After infancy in Korea, Natasha Wauthion lands in a French-speaking Belgian family. Thus, she passes her youth and schooling in Belgium, from where she completes, at the conclusion of five years of study (1983-1988), her master’s degree in law at the Université Libre de Bruxelles (U.L.B.), with a major in public & commercial law. For her extra-curricular activity, from secondary school, she is active within Amnesty International to fight cruel, inhuman, or degrading treatments, and to promote the release of prisoners of opinion.
At the end of her Belgian studies, she chooses to leave for Japan, initially to learn Japanese for two years, then to work in the French business law firm, Gide Loyrette Nouel, for another three years, where she plays the role of interface between the French firm and the Japanese law partner, dealing with the Japanese side in company law and contract law.
After five years of gaining experience in Japan (1989-1993), she decides to return to Belgium to pass the bar training at the Brussels Bar and to obtain the Bar License (C.A.P.A.). Throughout her training (1994-1997), she simultaneously deals with files of foreign investments as attorney associate in the Belgian business law firm Dewit & Associés, where she is in charge of the China Section. In addition, she handles lawsuits in criminal, civil, or family matters as attorney trainee at the Brussels Court of Justice within the framework of legal aid (pro bono).
In parallel, she sets up the Korea Belgium Association (Kobel), assuming the presidency during two years (1996-1997). She must build the structure : to incorporate the statutes and the social objectives, to recruit the directors, to chair the meetings of the board, to create the monthly review (Kobel News), to organize the database of the members, to conceive activities such as the monthly Kobel Meeting or the annual ‘parrainage’, to organize large-scale events such as music concerts and the first Korean Movie Festival in Belgium, to find sponsorship and do fundraising, to set up public relations arrangements with Belgian & Korean officials, and to do the networking for the promotion of Kobel. These are only the most significant tasks.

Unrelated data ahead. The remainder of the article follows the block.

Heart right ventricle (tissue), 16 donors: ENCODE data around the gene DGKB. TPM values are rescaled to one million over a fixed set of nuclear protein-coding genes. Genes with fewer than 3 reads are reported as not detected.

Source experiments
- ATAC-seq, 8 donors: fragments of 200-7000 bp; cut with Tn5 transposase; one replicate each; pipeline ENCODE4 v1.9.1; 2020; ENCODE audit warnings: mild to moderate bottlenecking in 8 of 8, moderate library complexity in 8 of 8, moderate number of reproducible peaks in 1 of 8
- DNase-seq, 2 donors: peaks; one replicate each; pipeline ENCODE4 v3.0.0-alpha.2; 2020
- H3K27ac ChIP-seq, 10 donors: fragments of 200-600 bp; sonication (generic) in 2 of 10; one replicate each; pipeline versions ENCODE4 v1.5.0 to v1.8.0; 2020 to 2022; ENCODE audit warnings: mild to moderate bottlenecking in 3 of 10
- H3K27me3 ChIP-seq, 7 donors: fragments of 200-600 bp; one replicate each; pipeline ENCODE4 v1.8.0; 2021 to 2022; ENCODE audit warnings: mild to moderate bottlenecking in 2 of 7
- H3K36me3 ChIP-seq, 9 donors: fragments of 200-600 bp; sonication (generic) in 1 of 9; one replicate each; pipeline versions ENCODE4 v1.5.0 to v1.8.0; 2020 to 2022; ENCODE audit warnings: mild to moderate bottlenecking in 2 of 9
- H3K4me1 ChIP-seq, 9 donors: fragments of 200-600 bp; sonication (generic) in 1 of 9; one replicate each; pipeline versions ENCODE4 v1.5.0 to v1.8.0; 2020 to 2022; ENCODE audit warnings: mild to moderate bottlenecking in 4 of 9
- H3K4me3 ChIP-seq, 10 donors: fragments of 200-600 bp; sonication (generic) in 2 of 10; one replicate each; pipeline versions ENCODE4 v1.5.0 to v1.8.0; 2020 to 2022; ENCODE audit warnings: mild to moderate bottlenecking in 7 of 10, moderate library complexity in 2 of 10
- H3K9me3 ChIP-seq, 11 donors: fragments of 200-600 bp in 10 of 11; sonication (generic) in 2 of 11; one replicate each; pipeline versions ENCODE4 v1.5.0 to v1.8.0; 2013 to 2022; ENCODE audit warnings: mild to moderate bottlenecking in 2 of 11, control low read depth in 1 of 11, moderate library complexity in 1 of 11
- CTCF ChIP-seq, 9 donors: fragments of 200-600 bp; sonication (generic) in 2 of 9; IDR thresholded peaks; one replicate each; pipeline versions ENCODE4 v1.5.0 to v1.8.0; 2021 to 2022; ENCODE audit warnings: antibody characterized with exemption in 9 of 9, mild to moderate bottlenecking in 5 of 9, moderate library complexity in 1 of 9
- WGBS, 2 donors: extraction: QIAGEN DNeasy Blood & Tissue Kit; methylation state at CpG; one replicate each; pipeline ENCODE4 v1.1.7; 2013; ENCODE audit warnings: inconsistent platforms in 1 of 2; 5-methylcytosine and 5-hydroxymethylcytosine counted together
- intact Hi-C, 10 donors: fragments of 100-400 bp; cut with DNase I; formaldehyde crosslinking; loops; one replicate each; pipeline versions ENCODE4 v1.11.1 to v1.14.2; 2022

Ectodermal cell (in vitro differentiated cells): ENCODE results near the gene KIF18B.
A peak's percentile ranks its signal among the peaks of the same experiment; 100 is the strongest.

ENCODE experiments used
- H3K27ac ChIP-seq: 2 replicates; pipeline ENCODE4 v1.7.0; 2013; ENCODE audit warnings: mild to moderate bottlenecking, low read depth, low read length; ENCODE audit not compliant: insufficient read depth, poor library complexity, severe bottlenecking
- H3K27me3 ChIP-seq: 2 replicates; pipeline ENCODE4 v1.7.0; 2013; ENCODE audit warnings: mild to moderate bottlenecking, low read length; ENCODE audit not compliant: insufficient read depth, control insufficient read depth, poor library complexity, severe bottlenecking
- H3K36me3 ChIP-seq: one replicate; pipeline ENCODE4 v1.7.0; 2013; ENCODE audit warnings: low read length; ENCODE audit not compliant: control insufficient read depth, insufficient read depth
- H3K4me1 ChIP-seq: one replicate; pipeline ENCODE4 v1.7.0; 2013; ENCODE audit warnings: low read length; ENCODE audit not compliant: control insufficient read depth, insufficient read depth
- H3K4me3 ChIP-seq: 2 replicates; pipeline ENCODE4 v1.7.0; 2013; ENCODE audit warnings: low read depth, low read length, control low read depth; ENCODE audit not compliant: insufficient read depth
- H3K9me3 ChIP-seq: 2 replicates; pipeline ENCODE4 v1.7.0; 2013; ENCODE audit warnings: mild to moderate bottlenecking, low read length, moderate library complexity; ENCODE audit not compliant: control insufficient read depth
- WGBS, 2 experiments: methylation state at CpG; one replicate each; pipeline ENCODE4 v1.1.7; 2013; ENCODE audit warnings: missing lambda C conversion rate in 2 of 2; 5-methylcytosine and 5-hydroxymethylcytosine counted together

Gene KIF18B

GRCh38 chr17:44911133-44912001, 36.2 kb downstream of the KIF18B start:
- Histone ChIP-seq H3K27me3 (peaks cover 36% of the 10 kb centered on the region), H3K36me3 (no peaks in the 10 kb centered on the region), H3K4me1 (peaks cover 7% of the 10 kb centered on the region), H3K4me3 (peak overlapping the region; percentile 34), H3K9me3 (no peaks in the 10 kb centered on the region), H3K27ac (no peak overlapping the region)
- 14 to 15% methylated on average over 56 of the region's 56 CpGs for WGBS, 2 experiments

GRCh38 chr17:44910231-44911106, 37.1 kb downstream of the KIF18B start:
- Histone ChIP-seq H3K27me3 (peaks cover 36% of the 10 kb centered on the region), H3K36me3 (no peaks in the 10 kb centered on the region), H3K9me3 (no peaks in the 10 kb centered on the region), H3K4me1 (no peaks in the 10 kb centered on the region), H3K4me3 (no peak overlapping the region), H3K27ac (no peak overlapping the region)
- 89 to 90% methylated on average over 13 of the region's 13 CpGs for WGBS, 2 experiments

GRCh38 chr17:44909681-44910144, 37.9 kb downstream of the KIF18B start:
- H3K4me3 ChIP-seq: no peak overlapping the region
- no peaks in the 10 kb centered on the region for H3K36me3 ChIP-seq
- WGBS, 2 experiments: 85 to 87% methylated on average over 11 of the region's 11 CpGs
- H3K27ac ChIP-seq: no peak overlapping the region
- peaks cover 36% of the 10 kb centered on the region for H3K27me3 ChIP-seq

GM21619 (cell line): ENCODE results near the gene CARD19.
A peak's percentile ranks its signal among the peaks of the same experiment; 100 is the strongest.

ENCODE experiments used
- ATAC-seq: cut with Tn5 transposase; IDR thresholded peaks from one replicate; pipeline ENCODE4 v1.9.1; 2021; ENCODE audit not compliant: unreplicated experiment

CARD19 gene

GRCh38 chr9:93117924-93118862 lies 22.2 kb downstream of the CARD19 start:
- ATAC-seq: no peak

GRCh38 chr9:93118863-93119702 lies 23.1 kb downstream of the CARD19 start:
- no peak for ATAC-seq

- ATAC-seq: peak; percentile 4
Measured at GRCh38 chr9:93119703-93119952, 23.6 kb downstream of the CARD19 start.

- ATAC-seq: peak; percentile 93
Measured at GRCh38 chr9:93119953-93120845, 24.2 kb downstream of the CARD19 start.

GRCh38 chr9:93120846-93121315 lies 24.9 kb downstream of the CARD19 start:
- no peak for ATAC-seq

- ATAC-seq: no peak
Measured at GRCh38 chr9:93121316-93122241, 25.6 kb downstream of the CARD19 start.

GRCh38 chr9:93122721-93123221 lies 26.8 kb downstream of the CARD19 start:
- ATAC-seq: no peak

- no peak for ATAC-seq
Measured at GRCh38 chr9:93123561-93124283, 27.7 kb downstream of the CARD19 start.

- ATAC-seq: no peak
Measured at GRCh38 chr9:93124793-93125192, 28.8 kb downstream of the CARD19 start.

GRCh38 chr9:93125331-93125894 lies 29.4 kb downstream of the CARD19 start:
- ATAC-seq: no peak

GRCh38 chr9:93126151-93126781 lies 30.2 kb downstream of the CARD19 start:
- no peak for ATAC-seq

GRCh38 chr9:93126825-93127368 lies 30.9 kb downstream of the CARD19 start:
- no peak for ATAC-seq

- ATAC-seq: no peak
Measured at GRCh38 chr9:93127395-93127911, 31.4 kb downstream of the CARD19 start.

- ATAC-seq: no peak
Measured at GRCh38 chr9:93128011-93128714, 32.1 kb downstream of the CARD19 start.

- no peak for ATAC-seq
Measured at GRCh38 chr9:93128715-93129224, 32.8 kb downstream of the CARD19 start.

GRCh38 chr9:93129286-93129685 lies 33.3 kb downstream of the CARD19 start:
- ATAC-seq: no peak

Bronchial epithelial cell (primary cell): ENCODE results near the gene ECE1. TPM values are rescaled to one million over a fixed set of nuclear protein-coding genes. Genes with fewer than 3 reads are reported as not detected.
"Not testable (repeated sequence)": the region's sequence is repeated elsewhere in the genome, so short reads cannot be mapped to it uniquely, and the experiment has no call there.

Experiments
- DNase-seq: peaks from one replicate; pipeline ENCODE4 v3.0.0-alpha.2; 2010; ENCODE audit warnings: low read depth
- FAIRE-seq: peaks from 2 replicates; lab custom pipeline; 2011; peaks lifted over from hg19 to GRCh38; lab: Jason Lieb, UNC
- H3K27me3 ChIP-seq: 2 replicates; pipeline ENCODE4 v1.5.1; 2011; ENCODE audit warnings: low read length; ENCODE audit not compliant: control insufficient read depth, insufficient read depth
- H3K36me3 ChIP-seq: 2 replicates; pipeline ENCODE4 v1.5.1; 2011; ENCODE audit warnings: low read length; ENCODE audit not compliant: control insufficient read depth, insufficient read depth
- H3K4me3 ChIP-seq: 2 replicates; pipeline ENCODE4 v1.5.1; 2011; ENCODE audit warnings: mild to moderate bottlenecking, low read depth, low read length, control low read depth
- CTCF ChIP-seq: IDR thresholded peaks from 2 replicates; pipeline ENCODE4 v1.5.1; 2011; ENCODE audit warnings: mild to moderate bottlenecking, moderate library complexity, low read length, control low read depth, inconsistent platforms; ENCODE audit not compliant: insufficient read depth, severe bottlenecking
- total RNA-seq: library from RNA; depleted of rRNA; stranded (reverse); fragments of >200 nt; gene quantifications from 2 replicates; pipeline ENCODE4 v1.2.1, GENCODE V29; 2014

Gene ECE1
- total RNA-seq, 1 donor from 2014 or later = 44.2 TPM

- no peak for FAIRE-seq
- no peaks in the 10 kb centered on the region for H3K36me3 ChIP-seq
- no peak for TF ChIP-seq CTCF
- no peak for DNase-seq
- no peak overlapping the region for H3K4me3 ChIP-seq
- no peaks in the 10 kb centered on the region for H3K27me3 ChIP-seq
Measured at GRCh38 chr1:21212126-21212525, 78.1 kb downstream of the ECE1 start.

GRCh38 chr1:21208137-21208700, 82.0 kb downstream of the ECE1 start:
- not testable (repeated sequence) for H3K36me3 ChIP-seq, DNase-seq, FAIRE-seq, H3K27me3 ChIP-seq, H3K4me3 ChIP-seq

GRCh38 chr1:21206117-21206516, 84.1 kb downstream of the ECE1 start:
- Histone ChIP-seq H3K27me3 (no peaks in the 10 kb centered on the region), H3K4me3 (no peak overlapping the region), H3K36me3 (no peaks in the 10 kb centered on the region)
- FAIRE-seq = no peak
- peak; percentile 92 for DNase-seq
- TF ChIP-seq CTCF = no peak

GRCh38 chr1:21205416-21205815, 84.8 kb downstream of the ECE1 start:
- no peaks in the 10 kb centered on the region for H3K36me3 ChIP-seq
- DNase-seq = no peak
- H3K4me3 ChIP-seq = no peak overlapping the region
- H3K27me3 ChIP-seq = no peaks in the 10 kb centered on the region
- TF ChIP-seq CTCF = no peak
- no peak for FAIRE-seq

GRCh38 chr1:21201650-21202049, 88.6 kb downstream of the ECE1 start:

At the end of her Bar training, she turns to the area of international legal and judicial co-operation. She succeeds in being hired by the United Nations, via its Centre for Human Rights, to be sent to Cambodia, in order to open a new office in a remote province (Prey Veng). Her broadly-based mandate ranges from investigations over violations of human rights to the diplomatic negotiations with local authorities (provincial governor, military commander, police commissioner); also involved was training of soldiers and police officers connected with human rights. As well, she was busy with coaching of some Cambodian judges & lawyers and, in addition, with the administrative and financial management of a new office and of its personnel.
In October 1998, Natasha Wauthion is invited by the first Korean democratically-elected President, Kim Dae-Jung, to join a delegation of thirty young Koreans selected from all over the world, playing a prominent role in the civil society. She is the only representative of French-speaking Europe. By this historical gesture, President Kim Dae-Jung wants to mark the opening of Korea to the world and to note the recognition of the Korean diaspora by the young nation.